Whether you’ve heard buzz about the “4 ‘R’s of Recovery Nutrition”, the “3 ‘R’s of Exercise Recovery”, or the “4 ‘R’s of Workout Recovery Nutrition”, the most important message is that taking care of your body post-exercise is important for your health and there are a lot of ‘r’ words to help remind us. 

Living a holistically healthy lifestyle isn’t just about working out. It is about what you put into your body as fuel for the workout, listening to your body to avoid injury during your workout, and caring for your sore and tired body after the workout so that you can recover quickly and get back to it sooner! A lifestyle like this allows for steady progress towards your goals, sustainability of your routines, and longevity of your fitness. 

Depending on which workout blog, nutrition site, or other reputable health resources you may have stumbled upon, the “R” words of recovery may include things like Restore, Repair, Replace, Rest, Refuel, Rebuild, Rehydrate, and Revitalize. The overall theme of all of these points is treating your body with compassion to get the most from your muscles, and fueling with (and then replenishing) the nutrients that strenuous exercise uses up. Here, we have picked a few “R” words we think are especially important along with some suggestions for how Metabolic Maintenance may be able to help.


Strenuous exercise can feel amazing, but it definitely takes a lot out of us, both figuratively and literally. Not only do we expend mental and physical energy, but we also lose a lot of water and electrolytes. Some minerals are especially important to the function of your muscles and organ systems at times of intense physical stress, and so get used up quickly during exercise. This is why replenishing your mineral stores is especially important after a long or vigorous workout. Rather than reaching for a sugary sports drink full of unhealthy and questionably sourced chemicals, consider instead drinking plain water to rehydrate, eating a wholesome snack, and replacing your mineral electrolytes with a high-quality, highly bioavailable mineral supplement. Metabolic Maintenance offers such a product called Spaz-Out®, that not only replenishes the important minerals most likely to be lost during a strenuous workout, its ingredients can also prevent muscle cramping that often follows. Spaz-Out® contains calcium, magnesium, zinc, chromium, potassium, and boron.

Calcium is the main regulatory and signaling molecule for all muscle fibers. The ability of muscle fibers to contract and relax is dependent on the availability of calcium to muscle cells. Therefore, muscle plasticity, response, and function are closely linked with, and highly dependent on the function of the calcium cycle [1].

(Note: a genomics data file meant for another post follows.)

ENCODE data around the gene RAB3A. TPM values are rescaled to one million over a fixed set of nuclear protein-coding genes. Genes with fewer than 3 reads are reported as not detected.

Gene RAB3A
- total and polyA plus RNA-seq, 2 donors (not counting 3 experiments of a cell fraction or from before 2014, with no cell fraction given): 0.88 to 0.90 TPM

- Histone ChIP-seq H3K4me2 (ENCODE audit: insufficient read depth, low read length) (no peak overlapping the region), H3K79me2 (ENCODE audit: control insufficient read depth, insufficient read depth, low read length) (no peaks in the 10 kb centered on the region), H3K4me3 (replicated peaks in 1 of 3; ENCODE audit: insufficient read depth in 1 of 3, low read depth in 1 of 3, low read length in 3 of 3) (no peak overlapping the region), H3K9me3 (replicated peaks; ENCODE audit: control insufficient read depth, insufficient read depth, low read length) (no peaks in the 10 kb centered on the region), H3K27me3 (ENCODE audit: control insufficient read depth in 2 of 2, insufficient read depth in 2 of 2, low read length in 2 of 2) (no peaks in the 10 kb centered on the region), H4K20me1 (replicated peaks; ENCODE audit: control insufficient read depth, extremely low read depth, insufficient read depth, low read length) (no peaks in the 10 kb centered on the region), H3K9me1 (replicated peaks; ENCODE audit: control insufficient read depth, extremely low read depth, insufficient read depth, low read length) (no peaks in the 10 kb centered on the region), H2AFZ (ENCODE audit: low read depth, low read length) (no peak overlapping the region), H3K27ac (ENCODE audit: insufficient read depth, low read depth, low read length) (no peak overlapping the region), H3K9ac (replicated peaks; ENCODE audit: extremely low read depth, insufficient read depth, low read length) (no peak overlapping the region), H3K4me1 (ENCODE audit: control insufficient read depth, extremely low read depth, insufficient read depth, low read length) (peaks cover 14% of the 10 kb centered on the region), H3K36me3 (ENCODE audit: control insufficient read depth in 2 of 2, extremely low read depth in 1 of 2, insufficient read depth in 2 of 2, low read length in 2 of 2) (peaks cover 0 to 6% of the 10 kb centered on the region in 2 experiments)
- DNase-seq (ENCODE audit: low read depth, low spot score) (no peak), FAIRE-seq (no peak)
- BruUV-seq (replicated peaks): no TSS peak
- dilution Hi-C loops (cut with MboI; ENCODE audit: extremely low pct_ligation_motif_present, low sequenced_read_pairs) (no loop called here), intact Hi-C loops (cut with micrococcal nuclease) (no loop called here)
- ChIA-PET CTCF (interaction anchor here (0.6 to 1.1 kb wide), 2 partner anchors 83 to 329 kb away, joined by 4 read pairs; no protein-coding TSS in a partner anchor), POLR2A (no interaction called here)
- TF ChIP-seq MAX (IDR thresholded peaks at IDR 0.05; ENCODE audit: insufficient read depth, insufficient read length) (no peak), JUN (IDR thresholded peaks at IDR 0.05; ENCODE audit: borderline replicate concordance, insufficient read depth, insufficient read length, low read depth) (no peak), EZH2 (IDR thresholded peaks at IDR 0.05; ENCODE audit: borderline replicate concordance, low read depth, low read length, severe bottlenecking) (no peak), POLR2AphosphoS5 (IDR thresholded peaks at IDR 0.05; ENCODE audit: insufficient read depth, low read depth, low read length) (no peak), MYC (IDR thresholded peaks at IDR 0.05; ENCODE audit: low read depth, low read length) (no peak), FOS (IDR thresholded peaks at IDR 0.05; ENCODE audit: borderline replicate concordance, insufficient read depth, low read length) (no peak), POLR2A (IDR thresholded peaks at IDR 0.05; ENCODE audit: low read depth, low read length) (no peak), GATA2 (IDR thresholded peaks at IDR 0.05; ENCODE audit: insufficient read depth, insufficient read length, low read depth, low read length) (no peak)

Magnesium is also involved in numerous processes that affect muscle function. These processes include oxygen uptake, energy production, and electrolyte balance. Due to these roles, magnesium has been the target of clinical research related to leg cramping. Studies have shown that magnesium may aid in the relief of leg cramping for adults, with even more significant benefits during pregnancy [2,3].

The relationship between magnesium status and exercise has also received a great deal of research attention. Exercise tends to induce a redistribution of magnesium in the body to accommodate changing metabolic needs. There is evidence that even a slight magnesium deficiency can impair exercise performance and exacerbate the negative consequences of strenuous exercise (e.g., oxidative stress). Strenuous exercise increases the loss of magnesium through urine and sweat, so magnesium requirements are about 10-20% higher when working out intensely [4].

Shifts in potassium during high-intensity muscular activity or exercise may also be a substantial contributor to fatigue in skeletal muscle (as opposed to the heart, where potassium balance is controlled much more effectively) [5]. Microdialysis studies have demonstrated that muscle activity is associated with elevated extracellular potassium concentrations. This effect could play a major role in the development of muscle fatigue and reduced excitability [5].

Maintaining a constant, normalized state of cellular zinc nutrition, or homeostasis, is also essential for the function of the muscular system [6]. Boron and chromium are also essential components of human muscle tissue and the cellular signaling systems necessary for proper muscle function [7,8].


While making sure you have enough carbohydrates before your workout will help give you a burst of energy, sustained energy and the prevention of muscular fatigue requires more than just a classic “carbo-load”. What your muscles really need, both before and after a workout is protein, or more specifically, amino acids. 

Amino acids are the building blocks of protein, and every cell in your body, including your muscle cells, is largely made up of proteins. You get some amino acids from the food you eat, and some amino acids can be made from others within the body. The amino acids your body cannot make are called essential amino acids, or EAAs. When you are low on these, your body cannot build new proteins unless it breaks down existing cells in your body. This can translate to breaking down muscle tissue to make proteins that are more critical for your survival if your diet is deficient in protein or certain amino acids. 

On the other hand, knowing which amino acids you need to build muscle tissue, and designing your diet around them can help to make sure your body has plenty of material available for new protein synthesis, especially when your exercise goals are related to building new muscles or repairing well-used muscles after a workout. While you want to make sure you get all your EAAs, the branched-chain amino acids (BCAAs), leucine, isoleucine, and valine, may be the most important for muscle building and repair. Leucine, in particular, is known to stimulate a particular protein-building pathway, and studies have found that consuming BCAAs after a resistance workout can lead to significantly more new muscle growth, compared to a placebo [9,10].

When BCAA levels in the body are low, more tryptophan is metabolized, a process commonly associated with feelings of mental and physical fatigue. If you are looking for exercise endurance and mental focus for a workout, consuming BCAAs can help ward off the tryptophan overload.